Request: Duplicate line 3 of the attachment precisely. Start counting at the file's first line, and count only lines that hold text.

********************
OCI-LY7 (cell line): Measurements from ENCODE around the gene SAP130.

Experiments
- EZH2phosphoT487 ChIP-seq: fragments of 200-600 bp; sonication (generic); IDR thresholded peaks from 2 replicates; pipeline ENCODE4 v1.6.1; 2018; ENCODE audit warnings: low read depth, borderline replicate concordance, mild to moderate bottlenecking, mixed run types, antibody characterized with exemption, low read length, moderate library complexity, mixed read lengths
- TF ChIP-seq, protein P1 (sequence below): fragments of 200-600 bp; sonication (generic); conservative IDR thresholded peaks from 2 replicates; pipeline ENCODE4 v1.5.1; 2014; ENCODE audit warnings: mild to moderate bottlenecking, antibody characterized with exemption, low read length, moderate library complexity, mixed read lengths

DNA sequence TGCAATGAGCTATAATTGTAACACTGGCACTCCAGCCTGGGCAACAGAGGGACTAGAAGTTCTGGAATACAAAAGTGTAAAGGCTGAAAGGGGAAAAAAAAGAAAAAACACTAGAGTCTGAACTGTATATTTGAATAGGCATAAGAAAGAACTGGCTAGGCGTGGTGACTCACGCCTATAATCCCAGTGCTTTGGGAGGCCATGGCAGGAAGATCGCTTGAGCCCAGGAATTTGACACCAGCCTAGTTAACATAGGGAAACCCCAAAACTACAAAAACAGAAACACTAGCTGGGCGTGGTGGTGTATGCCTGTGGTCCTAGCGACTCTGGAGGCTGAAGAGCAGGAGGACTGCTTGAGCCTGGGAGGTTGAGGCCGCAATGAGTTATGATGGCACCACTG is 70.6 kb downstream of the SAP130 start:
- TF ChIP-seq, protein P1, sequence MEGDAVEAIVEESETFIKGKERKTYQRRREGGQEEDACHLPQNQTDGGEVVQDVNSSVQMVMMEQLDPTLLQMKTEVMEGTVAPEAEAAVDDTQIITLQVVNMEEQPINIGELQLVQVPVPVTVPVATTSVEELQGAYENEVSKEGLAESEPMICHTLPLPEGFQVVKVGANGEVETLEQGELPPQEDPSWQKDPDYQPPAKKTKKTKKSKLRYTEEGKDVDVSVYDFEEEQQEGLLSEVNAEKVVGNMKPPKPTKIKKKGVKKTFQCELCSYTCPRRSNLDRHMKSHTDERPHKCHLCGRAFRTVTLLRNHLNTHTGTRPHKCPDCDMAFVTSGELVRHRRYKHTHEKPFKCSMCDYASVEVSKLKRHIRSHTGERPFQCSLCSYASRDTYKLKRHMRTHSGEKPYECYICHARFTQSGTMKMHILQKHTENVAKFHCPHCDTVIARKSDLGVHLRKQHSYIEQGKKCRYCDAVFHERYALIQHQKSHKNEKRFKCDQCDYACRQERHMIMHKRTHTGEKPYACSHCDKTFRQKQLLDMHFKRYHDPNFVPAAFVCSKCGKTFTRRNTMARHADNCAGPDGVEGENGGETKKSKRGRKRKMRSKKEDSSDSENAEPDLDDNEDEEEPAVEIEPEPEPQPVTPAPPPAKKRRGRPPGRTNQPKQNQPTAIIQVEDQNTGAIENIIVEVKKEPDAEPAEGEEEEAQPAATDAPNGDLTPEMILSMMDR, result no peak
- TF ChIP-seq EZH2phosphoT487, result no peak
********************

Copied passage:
- EZH2phosphoT487 ChIP-seq: fragments of 200-600 bp; sonication (generic); IDR thresholded peaks from 2 replicates; pipeline ENCODE4 v1.6.1; 2018; ENCODE audit warnings: low read depth, borderline replicate concordance, mild to moderate bottlenecking, mixed run types, antibody characterized with exemption, low read length, moderate library complexity, mixed read lengths